Stuck, Hopeless and Abused

Ms. Vicki

Dear Ms. Vicki,

I feel so hopeless. My husband and I are both 22, and he just isn't the person he used to be. He started out as a loving person, yet had his anger issues and drinking issues.

My husband has pushed me down, pushed me into a concrete wall, put his hands around my neck, and busted every window and door in my car. I don't think I have heard any apology from him.

For some reason, he always finds a way to blame me. He will say things like "You shouldn't have touched me while I was drunk."

Before we got married, he told me he always wanted the family he never had and to be the father he never had. Yet he is turning into everything he promised he'd never be.

We don't have a shared bank account because he says he is so used to doing things for himself. He would rather me ask for money when I need it. I could make that work for myself, but we have a five-month-old baby who needs a lot of things.

He says I am spoiled from my family, stupid, dumb, and calls me all sorts of unimaginable names. He always tells me to "get out if his house" when he is angry.  

I feel like I am now going crazy because he literally treats me like a prisoner in what should be my own home. He is the type of person who will tell all of his family and friends lies about me to justify the things he has done.

He does not help me with our daughter and hates that I talk to my family frequently. When I Skype my parents, he is in the background trying to play with our daughter and always wants me to take and post pictures of him and her on Facebook, yet when the cameras are off ... I see nothing.

I am stuck and hopeless. I keep holding on because he says that he'll be better one day, but I am unhappy NOW. I can't keep being abused, I can't keep hurting. I can't talk to him because he can do no wrong in his eyes.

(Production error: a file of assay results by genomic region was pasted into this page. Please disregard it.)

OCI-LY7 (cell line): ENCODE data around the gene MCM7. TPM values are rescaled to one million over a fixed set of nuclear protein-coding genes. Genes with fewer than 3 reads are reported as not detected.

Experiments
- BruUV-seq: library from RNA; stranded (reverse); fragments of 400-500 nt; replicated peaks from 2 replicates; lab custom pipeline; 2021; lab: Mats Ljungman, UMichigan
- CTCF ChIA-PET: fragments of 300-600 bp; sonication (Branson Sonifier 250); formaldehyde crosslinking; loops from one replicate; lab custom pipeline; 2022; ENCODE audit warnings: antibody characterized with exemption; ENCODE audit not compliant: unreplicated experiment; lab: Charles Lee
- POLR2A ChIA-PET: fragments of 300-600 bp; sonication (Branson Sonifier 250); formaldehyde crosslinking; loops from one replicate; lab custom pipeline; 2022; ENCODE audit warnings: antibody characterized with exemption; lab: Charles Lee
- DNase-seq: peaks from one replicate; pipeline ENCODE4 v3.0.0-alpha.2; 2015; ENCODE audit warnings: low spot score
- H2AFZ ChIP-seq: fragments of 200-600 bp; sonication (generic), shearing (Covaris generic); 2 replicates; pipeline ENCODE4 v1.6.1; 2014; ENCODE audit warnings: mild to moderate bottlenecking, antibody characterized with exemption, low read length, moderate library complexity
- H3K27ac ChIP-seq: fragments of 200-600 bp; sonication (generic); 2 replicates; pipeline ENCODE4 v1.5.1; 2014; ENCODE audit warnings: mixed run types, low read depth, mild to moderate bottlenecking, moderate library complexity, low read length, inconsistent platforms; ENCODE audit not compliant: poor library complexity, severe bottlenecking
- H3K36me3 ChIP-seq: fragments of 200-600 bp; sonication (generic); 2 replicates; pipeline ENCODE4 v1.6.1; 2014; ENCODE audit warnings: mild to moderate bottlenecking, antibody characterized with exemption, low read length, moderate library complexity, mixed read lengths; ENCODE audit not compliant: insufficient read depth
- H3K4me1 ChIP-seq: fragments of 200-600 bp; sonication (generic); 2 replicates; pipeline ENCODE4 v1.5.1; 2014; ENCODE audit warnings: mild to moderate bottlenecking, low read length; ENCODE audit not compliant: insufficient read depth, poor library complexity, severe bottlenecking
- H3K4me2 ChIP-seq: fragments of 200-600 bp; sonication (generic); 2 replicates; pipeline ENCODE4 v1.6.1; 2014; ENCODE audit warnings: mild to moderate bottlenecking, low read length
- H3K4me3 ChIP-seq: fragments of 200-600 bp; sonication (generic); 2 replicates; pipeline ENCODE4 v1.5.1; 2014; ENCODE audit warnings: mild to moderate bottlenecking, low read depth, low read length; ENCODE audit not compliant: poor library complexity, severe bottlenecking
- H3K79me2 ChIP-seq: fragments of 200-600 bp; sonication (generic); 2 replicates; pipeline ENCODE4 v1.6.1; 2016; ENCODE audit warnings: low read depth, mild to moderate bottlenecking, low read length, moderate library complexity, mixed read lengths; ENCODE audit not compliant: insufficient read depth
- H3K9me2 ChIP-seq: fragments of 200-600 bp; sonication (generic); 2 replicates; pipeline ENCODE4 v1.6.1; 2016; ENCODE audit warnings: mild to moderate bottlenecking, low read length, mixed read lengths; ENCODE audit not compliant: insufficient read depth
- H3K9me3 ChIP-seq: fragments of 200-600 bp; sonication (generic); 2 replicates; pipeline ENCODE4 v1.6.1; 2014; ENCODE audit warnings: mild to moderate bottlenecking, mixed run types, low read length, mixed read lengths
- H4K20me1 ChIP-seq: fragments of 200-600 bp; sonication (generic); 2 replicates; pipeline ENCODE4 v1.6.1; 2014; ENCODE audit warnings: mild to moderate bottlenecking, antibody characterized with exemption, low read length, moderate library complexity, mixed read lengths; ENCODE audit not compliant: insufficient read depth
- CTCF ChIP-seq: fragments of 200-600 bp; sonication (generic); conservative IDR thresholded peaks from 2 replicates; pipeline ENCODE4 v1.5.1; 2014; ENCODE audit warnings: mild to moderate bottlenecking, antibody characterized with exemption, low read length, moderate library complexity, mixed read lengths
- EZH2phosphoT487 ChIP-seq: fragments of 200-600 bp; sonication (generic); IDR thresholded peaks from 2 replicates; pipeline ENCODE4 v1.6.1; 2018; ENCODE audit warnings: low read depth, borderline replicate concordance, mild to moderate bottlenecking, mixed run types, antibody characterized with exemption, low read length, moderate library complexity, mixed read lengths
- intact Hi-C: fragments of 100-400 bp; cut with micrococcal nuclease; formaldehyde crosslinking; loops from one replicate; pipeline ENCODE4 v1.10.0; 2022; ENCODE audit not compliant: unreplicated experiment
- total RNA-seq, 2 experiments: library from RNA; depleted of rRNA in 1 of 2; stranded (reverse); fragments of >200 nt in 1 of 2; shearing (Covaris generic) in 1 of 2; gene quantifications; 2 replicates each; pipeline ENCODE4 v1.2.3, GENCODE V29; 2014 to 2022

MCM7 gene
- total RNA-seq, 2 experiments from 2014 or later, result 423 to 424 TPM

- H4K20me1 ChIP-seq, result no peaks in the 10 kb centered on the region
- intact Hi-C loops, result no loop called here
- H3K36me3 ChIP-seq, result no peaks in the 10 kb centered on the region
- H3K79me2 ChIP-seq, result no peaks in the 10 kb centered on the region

It's literally gotten to the point where his job is the most important thing in his life and he does not care who he has to put down or abuse to get to where he wants to be. I could really use your advice! 


Dear Hopeless,

I have one question. Do you want to die at the age 22? Do you want to be around to raise your daughter, to take her shopping for her freshman dance or the senior prom? Listen, you won’t be around very long if you stay with this guy.

Your husband has a serious problem. He is abusive: physically, emotionally and financially. He keeps you away from family and friends. Moreover, he knows how to blame you and how to make you responsible for his actions.

Beating you up is bad enough and it really hurts me to know that you are living in this situation, but his lack of responsibility for his actions and remorse adds another level of pathology (sickness). In other words, his head is all jacked up. He needs help and he needs to leave the booze alone.

Hopefully, by the time you receive this letter, you and your daughter have left him. Listen to me, because I cannot stress this enough: You can’t change him, it’s not your fault, you did not cause his problems. He had these problems before you met him, and he is not your restoration project.

Your family loves you. Do they know that you are being abused by your husband? I’ll bet you are embarrassed to tell them. Guess what: Your husband is hoping that you are too embarrassed and won’t tell anyone. This way, you will stay in this cycle of abuse.

You might be too afraid to leave too, right? If you stay, you need to contact Family Advocacy first thing tomorrow and they will immediately know what to do -- like get him removed from the home. He could be ordered to get treatment.

A Victims Advocate is also a good person to talk to because they can offer you resources and help you with reporting the abuse. They are generally located in the family services. You are not getting him in trouble, you are getting him help. Please write me back and let me know that you are OK. I am very worried about you.

Ms. Vicki

Related Topics

Family and Spouse Ask Ms. Vicki



Ms. Vicki is a native of Dallas, is married to an active-duty Soldier and has three sons. She has a Master's of Science in Social Work from the University of Louisville, is a Licensed Clinical Social Worker and currently works as a therapist with military servicemembers and their families. She provides services for a wide array of concerns such as combat stress, PTSD, couples and marital problems, depression, grief and loss, stress and coping.

Ms. Vicki also writes an advice column "Dear Ms. Vicki" that appears in the Washington Times, the Fort Campbell Courier and the Heidelberg Herald Post. Ms. Vicki also hosts an internet radio show and blogs on her community site with the Washington Times. If you want to ask Ms. Vicki for advice about your military life, please email her at

Ms. Vicki on Facebook: Dear Ms. Vicki
Ms. Vicki on Twitter

© 2015 Military Advantage